Lenders are doing a better job keeping consumers informed about the loan process, according to the latest J.D. Power Mortgage Originator Satisfaction Survey. But the actual speed of loan closings is also a key factor to borrowers' overall satisfaction.
"The percentage of customers who said [the origination process] was faster than expected is up," said Craig Martin, mortgage practice director at J.D. Power, rising to 35% of borrowers in 2015, from less than one-third in last year's survey.
Quicken Loans received the highest customer satisfaction rating among the 13 originators that J.D. Power ranked, marking the sixth straight year the Detroit-based online lender has led the annual survey results. Quicken also was received the highest ranking among mortgage servicers in a separate J.D. Power survey released earlier this year.
In addition to rating individual lenders, the survey demonstrated the relative importance consumers put on the speed of mortgage closings. Based on a 1,000-point scale, borrowers who saw their loans closed in 30 days or less gave their lenders an average score of 858. That score falls to 796 at 31-60 days, and 686 at 61 days or more.
"The faster the process on average, the better the experience," Martin said. "The one caveat to that that we've seen in our results is if the lender does a good job of setting expectations and keeping the customer informed through proactive communication, they can keep the level of satisfaction very high."
Technology plays an important role in helping lenders manage consumer expectations. But while lenders received higher marks for the functionality of their consumer-facing tools, borrower adoptions rates remained level from a year ago. This suggests customer service satisfaction remains linked more to the effectiveness of the expectation-setting rather than the form of it, Martin said.
Regardless of the level of technology use now, demographics suggest interest in automation and online tools will rise in the future, Quicken Loans CEO Bill Emerson said in a phone interview. He credited his firm's use of technology to set "clear communication and clear expectations" with consumers, while helping boost Quicken's rating to 850, from 835 a year ago.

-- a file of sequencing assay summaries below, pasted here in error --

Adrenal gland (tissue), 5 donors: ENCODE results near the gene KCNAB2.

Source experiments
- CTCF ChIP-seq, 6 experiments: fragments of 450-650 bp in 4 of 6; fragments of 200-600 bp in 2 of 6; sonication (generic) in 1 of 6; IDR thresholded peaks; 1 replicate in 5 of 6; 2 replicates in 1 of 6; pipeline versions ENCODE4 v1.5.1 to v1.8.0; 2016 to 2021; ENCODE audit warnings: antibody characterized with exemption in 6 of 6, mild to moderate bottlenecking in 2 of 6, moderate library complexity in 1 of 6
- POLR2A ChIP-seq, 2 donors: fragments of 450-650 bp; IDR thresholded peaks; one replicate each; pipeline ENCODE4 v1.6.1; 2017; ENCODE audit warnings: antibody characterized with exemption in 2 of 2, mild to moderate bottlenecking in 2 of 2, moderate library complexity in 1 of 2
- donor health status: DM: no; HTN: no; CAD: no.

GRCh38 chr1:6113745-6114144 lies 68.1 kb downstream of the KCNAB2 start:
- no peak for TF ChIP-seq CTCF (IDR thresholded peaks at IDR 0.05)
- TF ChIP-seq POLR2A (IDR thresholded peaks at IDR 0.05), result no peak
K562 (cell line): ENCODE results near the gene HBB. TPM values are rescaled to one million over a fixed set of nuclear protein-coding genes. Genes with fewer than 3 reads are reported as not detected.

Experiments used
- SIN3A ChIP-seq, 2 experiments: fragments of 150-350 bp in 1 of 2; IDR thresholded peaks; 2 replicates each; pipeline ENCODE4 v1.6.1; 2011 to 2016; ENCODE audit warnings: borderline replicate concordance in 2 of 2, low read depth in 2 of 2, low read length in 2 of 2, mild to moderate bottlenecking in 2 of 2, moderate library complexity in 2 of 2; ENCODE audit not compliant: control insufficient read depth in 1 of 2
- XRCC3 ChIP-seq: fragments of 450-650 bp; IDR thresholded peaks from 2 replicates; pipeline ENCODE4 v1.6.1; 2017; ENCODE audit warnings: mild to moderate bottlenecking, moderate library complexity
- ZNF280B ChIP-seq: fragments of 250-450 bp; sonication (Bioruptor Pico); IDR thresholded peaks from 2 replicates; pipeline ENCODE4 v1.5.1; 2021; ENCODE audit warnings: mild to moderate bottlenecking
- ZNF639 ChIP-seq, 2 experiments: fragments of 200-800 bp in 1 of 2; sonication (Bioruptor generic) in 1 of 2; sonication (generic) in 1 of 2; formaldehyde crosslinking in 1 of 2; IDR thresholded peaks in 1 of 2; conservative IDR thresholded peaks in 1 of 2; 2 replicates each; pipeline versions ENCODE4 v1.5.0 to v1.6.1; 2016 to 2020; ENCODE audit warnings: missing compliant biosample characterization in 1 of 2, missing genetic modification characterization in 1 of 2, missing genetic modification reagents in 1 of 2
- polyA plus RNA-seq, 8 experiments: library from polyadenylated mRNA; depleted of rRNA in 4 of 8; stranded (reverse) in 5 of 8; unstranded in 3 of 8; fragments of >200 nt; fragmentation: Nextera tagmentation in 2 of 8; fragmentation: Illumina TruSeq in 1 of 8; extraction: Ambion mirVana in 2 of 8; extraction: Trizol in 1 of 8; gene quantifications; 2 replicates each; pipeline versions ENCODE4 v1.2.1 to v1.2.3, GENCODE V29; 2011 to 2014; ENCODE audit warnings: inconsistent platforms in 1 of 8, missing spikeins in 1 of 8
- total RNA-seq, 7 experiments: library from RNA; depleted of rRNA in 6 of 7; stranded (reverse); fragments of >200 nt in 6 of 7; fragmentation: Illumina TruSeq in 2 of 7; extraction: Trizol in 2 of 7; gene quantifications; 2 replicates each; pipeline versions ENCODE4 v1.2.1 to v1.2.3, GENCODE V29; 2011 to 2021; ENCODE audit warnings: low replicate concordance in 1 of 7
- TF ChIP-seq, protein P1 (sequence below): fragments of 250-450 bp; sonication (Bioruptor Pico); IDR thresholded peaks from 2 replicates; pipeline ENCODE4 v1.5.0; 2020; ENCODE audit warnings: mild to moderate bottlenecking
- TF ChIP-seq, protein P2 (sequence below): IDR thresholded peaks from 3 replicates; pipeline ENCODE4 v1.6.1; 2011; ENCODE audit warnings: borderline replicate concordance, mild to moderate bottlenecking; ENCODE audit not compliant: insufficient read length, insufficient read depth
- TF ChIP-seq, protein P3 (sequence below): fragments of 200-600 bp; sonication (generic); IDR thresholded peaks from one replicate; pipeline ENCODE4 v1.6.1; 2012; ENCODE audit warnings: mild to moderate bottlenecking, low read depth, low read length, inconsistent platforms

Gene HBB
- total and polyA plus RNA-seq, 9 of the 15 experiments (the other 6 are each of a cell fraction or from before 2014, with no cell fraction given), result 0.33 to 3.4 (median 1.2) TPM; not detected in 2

While Quicken maintained its top rating this year, there was some shifting of positions among other lenders in the survey. Bank of America slipped one notch to No. 3 this year, but the No. 2-ranked Fifth Third beat it by only one point, and BofA's overall score of 811 was up from its score of 807 the previous year.
"We're pleased to see our consistent level of performance and continuous improvement," said David Doyle, senior vice president of business operations at Bank of America, in an interview.
The bank has made recent investments in training and technology, while putting particular emphasis on improving processing times during the first 15 days of an origination.
"The greatest technology in the world can't overcome missing a closing date for a buyer selling a home," said Doyle. "The transaction's outcome is the most important thing. Technology is an enabler. Technology's not an outcome."
CitiMortgage, meanwhile, climbed to No. 5 this year, with a score of 809. Last year it was slightly below the average score of 786, with a score of 783. This year is rose above the industry average of 793.
"We have made significant progress in how our clients feel about their interactions with us," said CD Davies, Head of Global Mortgages for Citi, in an emailed statement. "It takes hard work and collaboration across our entire organization to deliver this kind of improvement, and we are happy to see that effort recognized by our clients."
One caveat to the latest ratings is that the J.D. Power survey, completed in August, doesn't reflect the October implementation of the new Truth in Lending Act/Real Estate Settlement Procedures Act integrated disclosures.
The new rules are expected to at least temporarily slow loan closings. That, combined with a growing shift toward increased purchase mortgage originations, makes lenders' use of upfront communication to offset dissatisfaction with longer timelines all the more important.
Emerson said while managing expectations can help shape consumer perceptions, the reality of closing timelines remains central to borrowers' opinions. That will make the results of subsequent post-TRID surveys interesting.